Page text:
When I was in my early 20's, I started making bath and body products with a friend. We would experiment in her country kitchen like cooks concocting an old folk recipe. Her kitchen counter would be covered with funnels, tubes, bottles, essential oils, droppers, and dried herbs. Her knowledge of herbs and oils was far beyond anything I had learned thus far, and as an unofficial apprentice, she reignited my passion for learning more about natural remedies. Over time, I started taking at home and online classes on herbs and essential oils, growing my own herbs, and adding dozens of books to my home library.
What essential oils are and how they are used can be a source of conflicting information. They are also confused many times with herbal extracts/tinctures. Here is a 101 guide to help you better understand the difference.
What is an extract/tincture and how is it different from essential oils?
In a nut shell, tinctures and extracts are herbal remedies that are made for internal use. Fresh or dried herbs are placed in a liquid (alcohol for tinctures, and glycerin, for example, for extracts). After a certain period of time, the herb is removed, leaving a liquid containing the functional properties of the plant in the liquid, ready for internal use. Extracts and tinctures are used internally and generally not used externally (i.e. skin application).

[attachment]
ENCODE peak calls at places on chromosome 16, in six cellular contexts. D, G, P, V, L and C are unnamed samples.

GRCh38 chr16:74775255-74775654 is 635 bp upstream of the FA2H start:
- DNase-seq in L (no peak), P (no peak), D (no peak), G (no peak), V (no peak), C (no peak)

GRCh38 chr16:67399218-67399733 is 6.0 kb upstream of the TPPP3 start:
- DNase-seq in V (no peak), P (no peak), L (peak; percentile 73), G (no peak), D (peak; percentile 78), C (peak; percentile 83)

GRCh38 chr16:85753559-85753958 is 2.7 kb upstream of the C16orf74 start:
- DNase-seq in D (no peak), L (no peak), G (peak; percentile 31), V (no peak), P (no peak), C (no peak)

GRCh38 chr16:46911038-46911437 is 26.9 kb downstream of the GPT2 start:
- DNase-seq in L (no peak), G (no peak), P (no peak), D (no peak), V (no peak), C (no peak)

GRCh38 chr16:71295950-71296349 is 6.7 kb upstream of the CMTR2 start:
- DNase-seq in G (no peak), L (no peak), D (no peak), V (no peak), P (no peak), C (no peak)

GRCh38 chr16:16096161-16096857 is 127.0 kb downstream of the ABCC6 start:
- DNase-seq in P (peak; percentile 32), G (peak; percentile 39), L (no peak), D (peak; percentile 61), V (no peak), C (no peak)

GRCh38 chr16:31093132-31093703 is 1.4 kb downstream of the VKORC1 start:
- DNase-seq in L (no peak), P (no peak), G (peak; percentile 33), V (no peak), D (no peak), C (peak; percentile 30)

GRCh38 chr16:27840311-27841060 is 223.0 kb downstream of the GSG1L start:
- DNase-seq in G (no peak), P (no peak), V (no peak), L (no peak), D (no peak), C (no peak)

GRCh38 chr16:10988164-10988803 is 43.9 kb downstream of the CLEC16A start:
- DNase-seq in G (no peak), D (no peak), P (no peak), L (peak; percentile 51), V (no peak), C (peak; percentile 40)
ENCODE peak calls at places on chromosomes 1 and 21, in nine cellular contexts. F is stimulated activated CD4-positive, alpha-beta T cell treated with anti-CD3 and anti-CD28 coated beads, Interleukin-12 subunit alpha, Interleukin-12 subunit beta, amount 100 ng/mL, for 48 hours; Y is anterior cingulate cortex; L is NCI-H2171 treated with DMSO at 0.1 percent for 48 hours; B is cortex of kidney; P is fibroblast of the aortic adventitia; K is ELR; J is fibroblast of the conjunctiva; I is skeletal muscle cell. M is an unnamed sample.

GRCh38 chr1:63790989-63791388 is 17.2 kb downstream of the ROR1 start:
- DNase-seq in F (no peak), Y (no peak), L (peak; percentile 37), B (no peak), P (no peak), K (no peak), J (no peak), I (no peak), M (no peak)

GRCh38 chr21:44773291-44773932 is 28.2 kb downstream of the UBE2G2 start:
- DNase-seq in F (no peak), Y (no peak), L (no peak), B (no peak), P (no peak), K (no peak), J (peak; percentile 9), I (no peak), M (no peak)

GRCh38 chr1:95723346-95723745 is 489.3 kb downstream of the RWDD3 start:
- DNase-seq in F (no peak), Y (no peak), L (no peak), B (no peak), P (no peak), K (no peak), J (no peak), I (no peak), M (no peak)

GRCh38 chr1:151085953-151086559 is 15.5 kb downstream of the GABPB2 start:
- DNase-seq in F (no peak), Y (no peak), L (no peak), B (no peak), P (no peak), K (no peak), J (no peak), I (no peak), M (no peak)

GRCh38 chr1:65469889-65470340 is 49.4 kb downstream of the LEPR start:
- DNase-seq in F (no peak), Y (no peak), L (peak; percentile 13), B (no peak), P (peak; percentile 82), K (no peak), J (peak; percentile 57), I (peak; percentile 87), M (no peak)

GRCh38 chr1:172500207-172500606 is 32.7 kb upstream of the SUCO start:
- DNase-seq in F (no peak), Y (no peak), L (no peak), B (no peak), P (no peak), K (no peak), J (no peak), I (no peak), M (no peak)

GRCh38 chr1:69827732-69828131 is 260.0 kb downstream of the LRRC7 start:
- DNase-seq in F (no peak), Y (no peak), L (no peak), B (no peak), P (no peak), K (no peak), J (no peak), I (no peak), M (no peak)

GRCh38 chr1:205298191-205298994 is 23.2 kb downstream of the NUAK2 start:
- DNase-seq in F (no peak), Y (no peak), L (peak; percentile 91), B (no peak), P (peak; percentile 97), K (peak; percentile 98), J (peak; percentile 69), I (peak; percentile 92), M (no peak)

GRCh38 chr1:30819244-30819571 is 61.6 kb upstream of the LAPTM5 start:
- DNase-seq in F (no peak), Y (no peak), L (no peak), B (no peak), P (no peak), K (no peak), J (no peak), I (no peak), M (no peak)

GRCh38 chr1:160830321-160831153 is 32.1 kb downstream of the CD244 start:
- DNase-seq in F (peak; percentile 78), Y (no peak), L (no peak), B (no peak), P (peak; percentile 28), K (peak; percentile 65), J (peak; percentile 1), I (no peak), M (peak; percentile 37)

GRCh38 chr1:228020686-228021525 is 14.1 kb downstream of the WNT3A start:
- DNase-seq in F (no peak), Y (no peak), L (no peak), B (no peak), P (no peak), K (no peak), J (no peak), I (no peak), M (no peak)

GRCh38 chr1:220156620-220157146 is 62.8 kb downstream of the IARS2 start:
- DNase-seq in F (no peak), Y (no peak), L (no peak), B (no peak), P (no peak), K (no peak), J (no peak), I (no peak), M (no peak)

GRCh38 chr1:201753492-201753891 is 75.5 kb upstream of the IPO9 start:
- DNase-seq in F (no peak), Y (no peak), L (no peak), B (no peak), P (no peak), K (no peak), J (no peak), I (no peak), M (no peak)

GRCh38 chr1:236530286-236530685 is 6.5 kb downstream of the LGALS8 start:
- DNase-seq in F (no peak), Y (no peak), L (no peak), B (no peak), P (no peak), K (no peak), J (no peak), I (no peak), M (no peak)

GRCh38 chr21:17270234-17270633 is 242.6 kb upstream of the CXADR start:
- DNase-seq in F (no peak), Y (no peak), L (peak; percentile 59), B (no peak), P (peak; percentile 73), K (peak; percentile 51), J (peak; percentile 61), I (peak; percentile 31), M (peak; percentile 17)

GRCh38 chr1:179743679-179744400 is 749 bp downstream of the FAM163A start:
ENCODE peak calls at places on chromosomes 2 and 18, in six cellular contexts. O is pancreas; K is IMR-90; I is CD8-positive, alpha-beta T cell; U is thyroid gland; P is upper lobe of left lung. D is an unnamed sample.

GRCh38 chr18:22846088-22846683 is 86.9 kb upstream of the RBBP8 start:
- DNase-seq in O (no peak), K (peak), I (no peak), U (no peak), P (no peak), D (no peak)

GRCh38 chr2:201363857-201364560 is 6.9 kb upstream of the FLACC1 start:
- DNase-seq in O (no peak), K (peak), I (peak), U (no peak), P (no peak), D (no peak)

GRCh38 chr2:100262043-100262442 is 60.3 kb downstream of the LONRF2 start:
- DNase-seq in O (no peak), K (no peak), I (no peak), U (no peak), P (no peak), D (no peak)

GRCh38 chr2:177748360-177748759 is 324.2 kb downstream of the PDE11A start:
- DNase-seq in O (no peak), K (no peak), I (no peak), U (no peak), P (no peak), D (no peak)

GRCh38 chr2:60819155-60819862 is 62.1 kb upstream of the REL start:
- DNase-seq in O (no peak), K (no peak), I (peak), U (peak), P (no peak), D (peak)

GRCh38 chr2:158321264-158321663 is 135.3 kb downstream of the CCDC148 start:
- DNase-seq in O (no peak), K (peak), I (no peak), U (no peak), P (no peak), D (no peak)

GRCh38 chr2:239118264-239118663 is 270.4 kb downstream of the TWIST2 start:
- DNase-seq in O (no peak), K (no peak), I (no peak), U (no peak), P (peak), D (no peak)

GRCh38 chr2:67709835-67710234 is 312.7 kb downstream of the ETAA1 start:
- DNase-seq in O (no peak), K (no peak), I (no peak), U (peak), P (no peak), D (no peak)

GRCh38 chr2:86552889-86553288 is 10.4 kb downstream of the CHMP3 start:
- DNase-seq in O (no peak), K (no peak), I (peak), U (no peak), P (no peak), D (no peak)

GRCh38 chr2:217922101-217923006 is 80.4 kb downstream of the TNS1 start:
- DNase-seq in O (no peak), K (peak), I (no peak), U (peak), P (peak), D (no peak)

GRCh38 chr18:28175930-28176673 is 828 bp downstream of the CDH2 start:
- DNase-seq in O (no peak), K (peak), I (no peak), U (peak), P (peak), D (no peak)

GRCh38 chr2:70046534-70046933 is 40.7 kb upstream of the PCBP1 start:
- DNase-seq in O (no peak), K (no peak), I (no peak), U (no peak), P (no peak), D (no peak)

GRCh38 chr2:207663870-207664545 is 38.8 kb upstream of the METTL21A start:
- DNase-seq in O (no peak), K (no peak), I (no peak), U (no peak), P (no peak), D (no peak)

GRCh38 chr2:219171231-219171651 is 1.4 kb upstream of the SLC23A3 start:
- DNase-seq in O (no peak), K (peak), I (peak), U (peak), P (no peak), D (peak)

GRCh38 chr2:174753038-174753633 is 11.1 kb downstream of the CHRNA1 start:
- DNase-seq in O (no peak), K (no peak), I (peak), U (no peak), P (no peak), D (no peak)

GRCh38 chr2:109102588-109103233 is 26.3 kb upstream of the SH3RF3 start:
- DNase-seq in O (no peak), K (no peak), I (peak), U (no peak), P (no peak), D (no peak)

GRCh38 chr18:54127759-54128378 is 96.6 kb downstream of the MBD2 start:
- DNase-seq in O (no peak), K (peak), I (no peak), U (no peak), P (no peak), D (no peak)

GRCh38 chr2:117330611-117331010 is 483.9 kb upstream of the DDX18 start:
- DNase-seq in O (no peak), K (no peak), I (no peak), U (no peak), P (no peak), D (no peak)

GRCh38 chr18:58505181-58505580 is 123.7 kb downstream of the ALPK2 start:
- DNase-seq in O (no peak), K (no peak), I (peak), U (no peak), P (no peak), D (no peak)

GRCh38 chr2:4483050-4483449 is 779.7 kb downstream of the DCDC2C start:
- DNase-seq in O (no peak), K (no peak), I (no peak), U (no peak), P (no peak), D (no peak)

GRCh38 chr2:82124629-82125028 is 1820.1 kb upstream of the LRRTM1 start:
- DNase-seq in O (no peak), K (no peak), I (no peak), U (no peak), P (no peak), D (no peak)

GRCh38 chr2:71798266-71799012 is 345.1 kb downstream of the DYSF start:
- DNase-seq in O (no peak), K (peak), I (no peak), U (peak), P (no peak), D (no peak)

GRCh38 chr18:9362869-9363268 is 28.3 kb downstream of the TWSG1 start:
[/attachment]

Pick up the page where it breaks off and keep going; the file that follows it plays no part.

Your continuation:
Essential oils, on the other hand, capture the natural oil present in a plant through a distillation process (sometimes also through expression and extraction). Essential oils are part of the internal structure of a fragrant plants and can be found on the peel, petals, hair on upper surface of leaves, bark, and roots, depending on the plant. This sticky oil is actually there to protect the plant from tiny invaders.
(For the sake of this blog, we will use the term "plants" in reference to the wide array of plants, herbs, shrubs, roots and trees where essential oils are found.)
Are essential oils made the same way as extracts/tinctures?
No. The most common process, distillation, (using water, water and steam, or steam, to name a few), creates heat to separate the oil from the plant. The water and oil are sent through a cooling system, and in the end, the oil has separated from the water, easy to skim off the top (or in some cases, the bottom). The remaining water is sometimes sold as floral water (like Rose Water).
Interested in learning more about Essential Oils? Check out our Essential Oils 102 blog.
These statements have not been evaluated by the Food and Drug Administration. These products and statements are not intended to diagnose, treat, cure or prevent any disease.